Second, when the chronically ill child, be it from cancer or from other chronic diseases, goes in and out of the hospital and comes periodically back to school, there is no form of formal assessment to see where he or she is within the learning continuum.
One parent shared how his child had been diagnosed with cancer in March and had left school to come back in January the following year. The school administration proceeded to push his child into the next form just based on her age; and since it was a government examination year, the child did really poorly in the government examination, languishing in lower classes for up to two years after that due to the effect of these results.
Third, many teachers and students are reported to be unaware and often seen as being insensitive to a child coming back to school after a long spell of illness or treatment as in the case of cancer and other chronic diseases.
As in the real-life story of Atiqah related above, many are jeered and bullied by classmates; as well as being picked on by teachers thinking that the child’s absence is somehow due to their own fault rather than being due to the illness.
One parent even shared that a teacher told his child who had leukemia, “… I don’t think you were even that sick, I know you are taking this opportunity to just ponteng school and play PSP (video games) at home.”
It’s important to note that not all these problems may be happening to all children with cancer or other chronic diseases returning to school; and I am sure that no teacher or child is acting towards their sick student/classmate with genuine malicious intent. But that’s the problem.
There seems to be no standard-of-care or a standard SOP being practised when a child with cancer or other chronic diseases chooses to return to school.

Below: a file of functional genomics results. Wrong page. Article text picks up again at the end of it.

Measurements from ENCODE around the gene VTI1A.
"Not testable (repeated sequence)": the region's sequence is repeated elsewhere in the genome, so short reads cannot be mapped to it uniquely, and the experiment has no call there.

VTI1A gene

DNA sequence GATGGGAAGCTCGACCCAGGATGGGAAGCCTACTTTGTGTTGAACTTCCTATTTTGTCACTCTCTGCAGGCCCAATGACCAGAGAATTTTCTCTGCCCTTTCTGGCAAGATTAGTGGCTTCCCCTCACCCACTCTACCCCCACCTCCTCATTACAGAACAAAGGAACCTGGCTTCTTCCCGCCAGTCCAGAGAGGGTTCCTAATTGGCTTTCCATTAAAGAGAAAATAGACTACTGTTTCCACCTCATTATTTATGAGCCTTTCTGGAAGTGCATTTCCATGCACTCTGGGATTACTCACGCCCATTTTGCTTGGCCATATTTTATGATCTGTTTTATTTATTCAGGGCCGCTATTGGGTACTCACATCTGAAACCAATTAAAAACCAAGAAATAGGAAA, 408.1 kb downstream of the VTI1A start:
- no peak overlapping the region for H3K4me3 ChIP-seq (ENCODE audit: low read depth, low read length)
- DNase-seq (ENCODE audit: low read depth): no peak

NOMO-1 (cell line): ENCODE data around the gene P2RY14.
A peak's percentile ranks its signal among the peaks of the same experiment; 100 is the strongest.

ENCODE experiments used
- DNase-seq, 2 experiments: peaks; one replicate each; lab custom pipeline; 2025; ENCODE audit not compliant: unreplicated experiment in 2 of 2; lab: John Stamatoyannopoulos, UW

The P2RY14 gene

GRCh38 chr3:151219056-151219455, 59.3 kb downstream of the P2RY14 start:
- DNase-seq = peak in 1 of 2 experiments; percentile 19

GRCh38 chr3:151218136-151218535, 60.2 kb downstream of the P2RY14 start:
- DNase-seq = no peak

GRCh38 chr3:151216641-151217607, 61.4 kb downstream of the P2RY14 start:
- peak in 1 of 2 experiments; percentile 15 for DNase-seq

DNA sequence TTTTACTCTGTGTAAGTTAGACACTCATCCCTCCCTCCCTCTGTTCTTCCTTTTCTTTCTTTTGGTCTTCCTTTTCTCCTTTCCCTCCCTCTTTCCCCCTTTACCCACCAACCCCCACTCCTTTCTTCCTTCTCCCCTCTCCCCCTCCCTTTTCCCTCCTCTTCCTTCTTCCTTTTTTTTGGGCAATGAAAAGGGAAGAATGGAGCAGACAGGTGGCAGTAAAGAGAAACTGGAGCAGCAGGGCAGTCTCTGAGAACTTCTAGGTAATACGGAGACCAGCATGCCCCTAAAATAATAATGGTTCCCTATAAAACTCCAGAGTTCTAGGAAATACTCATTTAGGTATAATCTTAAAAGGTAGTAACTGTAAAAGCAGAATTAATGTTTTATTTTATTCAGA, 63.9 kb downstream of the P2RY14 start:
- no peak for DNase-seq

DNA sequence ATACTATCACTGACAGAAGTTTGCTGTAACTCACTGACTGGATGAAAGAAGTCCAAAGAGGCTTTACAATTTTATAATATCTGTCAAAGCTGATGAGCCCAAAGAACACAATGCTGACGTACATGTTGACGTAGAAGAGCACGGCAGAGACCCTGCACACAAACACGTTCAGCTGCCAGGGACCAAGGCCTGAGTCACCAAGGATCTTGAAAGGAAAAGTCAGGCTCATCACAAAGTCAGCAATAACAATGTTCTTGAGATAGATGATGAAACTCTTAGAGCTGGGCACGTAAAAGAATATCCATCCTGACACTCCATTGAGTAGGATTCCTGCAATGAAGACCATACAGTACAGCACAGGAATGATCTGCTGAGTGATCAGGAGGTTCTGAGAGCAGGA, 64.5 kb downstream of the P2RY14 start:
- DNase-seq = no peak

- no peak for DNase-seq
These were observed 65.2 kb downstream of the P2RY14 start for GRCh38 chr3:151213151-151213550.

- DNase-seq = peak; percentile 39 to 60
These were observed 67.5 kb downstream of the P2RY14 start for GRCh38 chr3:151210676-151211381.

Among the focus group answers we also heard of teachers who visited these children at home and gave them extra coaching and friends who took turns to visit their classmate in hospital everyday bringing them goodies and sitting with them to do homework.
Thus, NCSM ‘s call for this Childhood Cancer Awareness Month is for everyone to be more aware of the plight of children with cancer and other chronic diseases as they come back into schools after treatment.
Stakeholders including the Ministry of Education, clinicians and parents need to come together to create, test and implement a School Re-Integration Model for children with cancer and other chronic diseases to be able to ease back into school.
Our policy brief on this issue can be found here.
Bringing back a child to school after a long spell of illness, be it from cancer or other chronic illness is critical for many reasons.3
Chief among this is that it helps the child to normalise back and begin their psychological healing.3,4 But equally important is that if due to his or her illness, their education never returns on track and with it the promise of a bright future, that’s another crippling cost to blame cancer for.3,4
We can do something about this though. Will we?
1. Chekryn J, Deegan M, Normalizing the return to school of the child with cancer. Journal of the Association of Pediatric Oncology Nurses 1986; 3:20-24
2. Georgiadi M, Kourkoutas E, Supporting pupils with cancer on their return to school: a case study report of a reintegration program. Procedia Social and Behavioural Sciences 2010; 5
3. Schultz KA, Ness KK, Whitton J, Recklitis C, Zebrack B, Robison LL, Zeltzer L, Mertens AC. Behavioral and social outcomes in adolescent survivors of childhood cancer: a report from the childhood cancer survivor study. Journal of Clinical Oncology 2007; 25
4. Thompson AL, Christiansen HL, Elam M et al. Academic continuity and school reentry support as a standard of care in pediatric ongology. Pediatr. Blood Cancer 2015; 62
Cancer Matters is a column on various issues related to cancer in Malaysia.
Dr Murallitharan M. is the Medical Director of the National Cancer Society of Malaysia (NCSM). He can be reached via email at [email protected]